My dear Mr. Davis:—

I have just been thinking, since receiving yours of the 6th, how fortunate it is to have a man, whom one has never seen, trying to discover one! I have conceived such a feeling of gratitude toward you that is my intention to keep hammering away at you, that you may be the man who finds me, if I ever find myself.

Sometimes, this every day endeavoring to force a trumpet— cry out of the throat of a gnat seems humorous to me. I have long walks in which I laugh at myself— then I come back and go at it again.

Today I had a walk, and the result of it is recorded here:

I'm a roaming in the tall, tall woods;
I'm a yelling for to be found out:
I'm willing to deliver an assorted lot of goods
To the fellow that'll hear my shout.
I'm a ranting, nervous cuss, and I want to make a fuss,
I can soar as high as buzzard ever hovered:
It's my petted superstition I'm a genius with a mission -
And I want to, want to, want to be discovered!
I'm game to do the real right thing!
W'y, I'm even game to be damn good!
(If it's really very very absolutely necessary;
Or at least I'd be as careful as I could.)
I'm drunken with a hot mixed dream!
Here's a pile of chips on me — let's see it covered!
Do I think I'll reach the wire in a walk? Well I should scream!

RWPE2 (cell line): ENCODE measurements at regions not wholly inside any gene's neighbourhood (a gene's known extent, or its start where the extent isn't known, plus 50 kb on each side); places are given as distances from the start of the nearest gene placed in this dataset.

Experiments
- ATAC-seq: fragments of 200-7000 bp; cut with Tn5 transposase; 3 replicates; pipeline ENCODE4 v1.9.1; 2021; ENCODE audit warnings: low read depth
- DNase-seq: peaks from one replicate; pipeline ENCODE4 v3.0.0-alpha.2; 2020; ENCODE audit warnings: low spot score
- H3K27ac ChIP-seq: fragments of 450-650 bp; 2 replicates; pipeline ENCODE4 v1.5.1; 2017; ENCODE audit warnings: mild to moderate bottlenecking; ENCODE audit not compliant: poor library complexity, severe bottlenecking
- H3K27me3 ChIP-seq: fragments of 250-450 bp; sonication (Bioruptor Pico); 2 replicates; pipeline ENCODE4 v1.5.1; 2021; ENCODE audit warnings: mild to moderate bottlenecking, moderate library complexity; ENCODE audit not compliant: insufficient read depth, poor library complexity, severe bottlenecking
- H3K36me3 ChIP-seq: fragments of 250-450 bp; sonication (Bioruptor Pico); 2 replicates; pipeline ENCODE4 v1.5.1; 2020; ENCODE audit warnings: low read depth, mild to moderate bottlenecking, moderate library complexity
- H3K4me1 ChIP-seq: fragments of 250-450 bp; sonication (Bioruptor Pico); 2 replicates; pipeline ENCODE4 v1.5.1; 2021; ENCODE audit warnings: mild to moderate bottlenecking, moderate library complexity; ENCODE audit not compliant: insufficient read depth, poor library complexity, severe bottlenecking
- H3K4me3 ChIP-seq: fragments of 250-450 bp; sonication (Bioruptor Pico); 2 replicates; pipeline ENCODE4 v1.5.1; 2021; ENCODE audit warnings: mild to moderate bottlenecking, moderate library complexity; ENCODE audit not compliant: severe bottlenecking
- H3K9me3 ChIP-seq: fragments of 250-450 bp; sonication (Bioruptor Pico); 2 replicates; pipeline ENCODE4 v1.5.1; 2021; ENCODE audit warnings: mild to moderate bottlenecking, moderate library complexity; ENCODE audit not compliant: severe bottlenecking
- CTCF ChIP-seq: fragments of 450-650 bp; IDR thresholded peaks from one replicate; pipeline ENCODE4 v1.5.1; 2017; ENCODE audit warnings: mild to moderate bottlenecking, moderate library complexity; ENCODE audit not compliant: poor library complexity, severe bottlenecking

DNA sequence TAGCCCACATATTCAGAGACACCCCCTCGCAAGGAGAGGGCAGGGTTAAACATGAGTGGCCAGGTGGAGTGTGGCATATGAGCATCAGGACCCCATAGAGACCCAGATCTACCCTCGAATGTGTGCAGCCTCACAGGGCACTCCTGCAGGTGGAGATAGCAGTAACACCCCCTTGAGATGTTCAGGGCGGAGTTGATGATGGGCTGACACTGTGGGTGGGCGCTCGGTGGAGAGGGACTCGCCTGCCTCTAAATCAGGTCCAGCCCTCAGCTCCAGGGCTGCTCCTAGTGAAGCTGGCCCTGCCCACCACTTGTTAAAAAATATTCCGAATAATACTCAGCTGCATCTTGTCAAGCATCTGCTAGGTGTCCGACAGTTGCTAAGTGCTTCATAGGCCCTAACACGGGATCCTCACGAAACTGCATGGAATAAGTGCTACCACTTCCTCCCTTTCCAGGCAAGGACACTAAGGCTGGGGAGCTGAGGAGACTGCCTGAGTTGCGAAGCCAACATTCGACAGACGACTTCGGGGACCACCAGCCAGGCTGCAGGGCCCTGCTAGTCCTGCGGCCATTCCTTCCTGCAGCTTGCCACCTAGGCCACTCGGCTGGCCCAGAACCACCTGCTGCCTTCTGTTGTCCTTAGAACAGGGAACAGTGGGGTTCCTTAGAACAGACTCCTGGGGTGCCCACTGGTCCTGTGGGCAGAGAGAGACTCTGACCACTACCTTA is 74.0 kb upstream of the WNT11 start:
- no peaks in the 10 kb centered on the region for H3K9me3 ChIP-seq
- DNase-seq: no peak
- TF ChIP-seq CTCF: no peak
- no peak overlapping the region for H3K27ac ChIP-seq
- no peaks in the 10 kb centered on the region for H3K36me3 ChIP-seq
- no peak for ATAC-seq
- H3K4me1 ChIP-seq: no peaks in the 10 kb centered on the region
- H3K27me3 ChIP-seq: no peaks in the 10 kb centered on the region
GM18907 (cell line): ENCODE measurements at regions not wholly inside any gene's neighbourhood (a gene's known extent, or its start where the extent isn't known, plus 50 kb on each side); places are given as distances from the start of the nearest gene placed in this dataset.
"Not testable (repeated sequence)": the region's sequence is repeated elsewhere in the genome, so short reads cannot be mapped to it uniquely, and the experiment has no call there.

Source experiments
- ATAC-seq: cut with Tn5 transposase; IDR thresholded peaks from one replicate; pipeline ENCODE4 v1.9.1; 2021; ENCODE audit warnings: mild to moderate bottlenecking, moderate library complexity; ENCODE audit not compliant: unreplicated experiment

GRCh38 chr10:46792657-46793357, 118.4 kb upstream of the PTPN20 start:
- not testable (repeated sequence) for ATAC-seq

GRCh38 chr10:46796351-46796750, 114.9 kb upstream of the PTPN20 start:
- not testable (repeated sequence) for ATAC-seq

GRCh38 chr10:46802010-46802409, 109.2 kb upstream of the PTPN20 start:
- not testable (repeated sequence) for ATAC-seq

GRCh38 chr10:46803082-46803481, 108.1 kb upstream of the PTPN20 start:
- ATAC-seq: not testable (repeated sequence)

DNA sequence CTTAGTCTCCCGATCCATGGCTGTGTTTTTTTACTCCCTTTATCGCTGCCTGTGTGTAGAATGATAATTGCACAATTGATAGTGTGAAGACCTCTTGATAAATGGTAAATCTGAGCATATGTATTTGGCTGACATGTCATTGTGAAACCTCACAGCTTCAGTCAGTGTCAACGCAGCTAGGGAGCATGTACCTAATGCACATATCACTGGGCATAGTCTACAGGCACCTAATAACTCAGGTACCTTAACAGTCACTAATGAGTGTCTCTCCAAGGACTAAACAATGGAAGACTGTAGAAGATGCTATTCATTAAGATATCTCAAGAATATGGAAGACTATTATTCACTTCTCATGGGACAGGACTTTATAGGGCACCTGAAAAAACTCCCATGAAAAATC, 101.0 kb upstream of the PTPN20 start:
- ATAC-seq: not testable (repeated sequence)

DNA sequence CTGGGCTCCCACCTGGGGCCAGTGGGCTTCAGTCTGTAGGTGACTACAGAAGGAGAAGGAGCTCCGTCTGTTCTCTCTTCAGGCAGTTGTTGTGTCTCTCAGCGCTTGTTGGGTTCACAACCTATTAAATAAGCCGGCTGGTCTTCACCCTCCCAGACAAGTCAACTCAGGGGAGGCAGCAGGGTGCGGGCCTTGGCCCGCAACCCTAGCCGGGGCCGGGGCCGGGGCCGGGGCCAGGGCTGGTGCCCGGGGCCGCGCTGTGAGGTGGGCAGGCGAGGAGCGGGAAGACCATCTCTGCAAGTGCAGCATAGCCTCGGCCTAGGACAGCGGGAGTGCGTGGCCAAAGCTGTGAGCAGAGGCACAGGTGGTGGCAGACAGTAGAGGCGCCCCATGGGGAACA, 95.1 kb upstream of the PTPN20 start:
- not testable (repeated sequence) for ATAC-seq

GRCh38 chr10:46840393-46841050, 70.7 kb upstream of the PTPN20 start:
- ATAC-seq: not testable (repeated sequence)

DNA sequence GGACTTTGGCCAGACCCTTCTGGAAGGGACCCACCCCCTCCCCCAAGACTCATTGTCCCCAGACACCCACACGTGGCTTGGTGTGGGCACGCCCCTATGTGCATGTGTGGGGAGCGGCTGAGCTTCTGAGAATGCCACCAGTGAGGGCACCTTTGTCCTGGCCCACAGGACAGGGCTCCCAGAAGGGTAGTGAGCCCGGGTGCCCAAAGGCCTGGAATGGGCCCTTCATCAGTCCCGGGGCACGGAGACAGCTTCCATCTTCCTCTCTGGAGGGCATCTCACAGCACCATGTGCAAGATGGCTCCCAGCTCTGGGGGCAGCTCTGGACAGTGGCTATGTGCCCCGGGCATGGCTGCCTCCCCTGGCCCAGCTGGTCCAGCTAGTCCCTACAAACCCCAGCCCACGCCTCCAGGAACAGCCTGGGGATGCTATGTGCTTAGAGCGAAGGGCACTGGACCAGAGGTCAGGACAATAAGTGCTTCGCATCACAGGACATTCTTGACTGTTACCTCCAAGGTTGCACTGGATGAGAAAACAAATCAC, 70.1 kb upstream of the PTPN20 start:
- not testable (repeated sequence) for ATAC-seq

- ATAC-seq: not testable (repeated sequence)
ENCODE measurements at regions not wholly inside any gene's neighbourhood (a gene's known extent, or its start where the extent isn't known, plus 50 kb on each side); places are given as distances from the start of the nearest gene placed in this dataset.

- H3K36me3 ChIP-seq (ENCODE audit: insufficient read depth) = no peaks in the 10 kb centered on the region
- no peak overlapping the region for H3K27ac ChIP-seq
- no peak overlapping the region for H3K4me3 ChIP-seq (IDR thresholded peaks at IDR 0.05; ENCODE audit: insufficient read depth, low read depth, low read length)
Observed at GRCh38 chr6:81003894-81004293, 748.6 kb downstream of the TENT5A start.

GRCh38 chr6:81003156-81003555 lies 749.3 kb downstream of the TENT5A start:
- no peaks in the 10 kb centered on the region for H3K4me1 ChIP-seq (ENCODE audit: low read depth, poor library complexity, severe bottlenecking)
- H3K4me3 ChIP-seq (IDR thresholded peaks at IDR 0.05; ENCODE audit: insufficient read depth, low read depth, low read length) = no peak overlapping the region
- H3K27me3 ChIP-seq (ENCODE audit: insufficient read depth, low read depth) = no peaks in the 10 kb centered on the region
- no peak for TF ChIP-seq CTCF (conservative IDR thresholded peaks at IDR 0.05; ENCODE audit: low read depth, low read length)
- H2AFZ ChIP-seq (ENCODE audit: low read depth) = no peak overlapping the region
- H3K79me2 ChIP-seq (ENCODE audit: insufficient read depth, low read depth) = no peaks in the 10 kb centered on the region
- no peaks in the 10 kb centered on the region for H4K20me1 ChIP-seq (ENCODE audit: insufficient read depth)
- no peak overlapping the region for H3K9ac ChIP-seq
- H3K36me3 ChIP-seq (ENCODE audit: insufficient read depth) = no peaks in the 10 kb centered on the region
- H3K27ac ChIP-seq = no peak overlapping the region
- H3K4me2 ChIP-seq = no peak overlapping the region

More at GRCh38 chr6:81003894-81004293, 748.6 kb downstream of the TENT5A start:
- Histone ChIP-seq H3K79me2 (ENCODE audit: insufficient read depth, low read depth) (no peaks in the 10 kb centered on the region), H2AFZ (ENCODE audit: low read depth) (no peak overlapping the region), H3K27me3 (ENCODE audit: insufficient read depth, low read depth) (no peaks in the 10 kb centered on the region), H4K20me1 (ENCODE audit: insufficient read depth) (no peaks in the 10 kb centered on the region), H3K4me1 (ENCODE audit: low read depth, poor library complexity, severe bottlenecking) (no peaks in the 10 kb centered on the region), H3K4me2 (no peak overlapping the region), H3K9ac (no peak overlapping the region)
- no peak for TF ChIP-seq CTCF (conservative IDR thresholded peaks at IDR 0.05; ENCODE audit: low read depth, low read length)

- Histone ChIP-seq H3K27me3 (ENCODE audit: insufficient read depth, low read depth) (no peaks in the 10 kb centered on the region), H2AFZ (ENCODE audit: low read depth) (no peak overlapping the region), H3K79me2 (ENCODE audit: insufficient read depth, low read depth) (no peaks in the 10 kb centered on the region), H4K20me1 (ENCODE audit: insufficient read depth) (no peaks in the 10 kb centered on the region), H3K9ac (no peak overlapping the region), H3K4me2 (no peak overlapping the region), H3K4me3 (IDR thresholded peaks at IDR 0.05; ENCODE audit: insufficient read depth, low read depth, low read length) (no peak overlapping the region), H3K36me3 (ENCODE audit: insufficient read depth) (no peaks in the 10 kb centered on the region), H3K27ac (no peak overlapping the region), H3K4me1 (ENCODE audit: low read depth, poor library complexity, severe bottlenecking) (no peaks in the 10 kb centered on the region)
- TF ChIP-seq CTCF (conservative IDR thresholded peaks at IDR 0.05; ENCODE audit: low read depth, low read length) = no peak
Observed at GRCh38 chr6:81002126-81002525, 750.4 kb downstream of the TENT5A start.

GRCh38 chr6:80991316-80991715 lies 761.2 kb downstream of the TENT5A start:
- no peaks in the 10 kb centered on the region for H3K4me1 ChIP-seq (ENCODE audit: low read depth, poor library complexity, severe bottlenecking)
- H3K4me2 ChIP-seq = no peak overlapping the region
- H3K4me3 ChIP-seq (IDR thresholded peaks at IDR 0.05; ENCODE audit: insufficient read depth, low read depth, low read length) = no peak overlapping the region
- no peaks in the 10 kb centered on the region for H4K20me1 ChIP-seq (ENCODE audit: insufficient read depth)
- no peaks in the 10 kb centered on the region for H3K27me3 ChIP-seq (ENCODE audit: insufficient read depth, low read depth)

So I want to, want to, want to be discovered.
I'm a virgin country aching for a plow;
I'm a howling coast anhungered for a sail:
I wish the Afterwhile would condescend to be the Now!
-Mr. Christopher Columbus, hit the trail!
Sometime I'll split the spaces with a yell
That'll sound as high as buzzard ever hovered:
And if I fail to do it, I will bow and go to — well,
I want to, want to, want to be discovered!

All of which proves that all the good poems were not written by Alfred Austin. You will notice with what consummate mastery I have used repetition in the final lines of each stanza, producing a sort of battering ram effect, and fairly beating it into the head of the awed reader that I really do wish to be found out. I confess that the morals of the thing are a little askew, but at least they are as good as Baudelaire's, and the whole thing is a great deal more intelligible than the Frenchman's output. I have therefore proven that the thing is, on the whole, as good as some things in French and English.

But, candidly, Mr. Davis, I rather think I can do something in the line of the dramatic poem! Have been trying it. Do you think I am wasting my time? I practiced verse long before I ever thought of prose; began it when I was twelve years old. I have quite a good deal of stuff, begun in the past three years, that I think has something in it — maybe not.

Thanking you for your interest in me, I am,

Very sincerely yours,

Jno. G. Neihardt